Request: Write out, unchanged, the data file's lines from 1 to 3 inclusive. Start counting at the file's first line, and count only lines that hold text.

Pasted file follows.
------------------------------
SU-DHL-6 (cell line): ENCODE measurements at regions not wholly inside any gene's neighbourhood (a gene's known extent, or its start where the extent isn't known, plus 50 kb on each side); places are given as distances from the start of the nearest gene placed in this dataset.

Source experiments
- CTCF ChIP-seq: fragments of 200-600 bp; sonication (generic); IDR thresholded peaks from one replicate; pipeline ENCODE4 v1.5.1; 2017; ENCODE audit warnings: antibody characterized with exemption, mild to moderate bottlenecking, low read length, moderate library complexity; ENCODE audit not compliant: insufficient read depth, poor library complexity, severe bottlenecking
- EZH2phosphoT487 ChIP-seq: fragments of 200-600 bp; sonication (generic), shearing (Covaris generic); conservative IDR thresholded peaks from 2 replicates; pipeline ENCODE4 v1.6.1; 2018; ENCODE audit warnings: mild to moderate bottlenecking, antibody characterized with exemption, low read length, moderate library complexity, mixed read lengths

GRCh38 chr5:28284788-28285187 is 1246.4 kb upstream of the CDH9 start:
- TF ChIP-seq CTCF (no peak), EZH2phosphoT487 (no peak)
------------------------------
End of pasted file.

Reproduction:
SU-DHL-6 (cell line): ENCODE measurements at regions not wholly inside any gene's neighbourhood (a gene's known extent, or its start where the extent isn't known, plus 50 kb on each side); places are given as distances from the start of the nearest gene placed in this dataset.

Source experiments
- CTCF ChIP-seq: fragments of 200-600 bp; sonication (generic); IDR thresholded peaks from one replicate; pipeline ENCODE4 v1.5.1; 2017; ENCODE audit warnings: antibody characterized with exemption, mild to moderate bottlenecking, low read length, moderate library complexity; ENCODE audit not compliant: insufficient read depth, poor library complexity, severe bottlenecking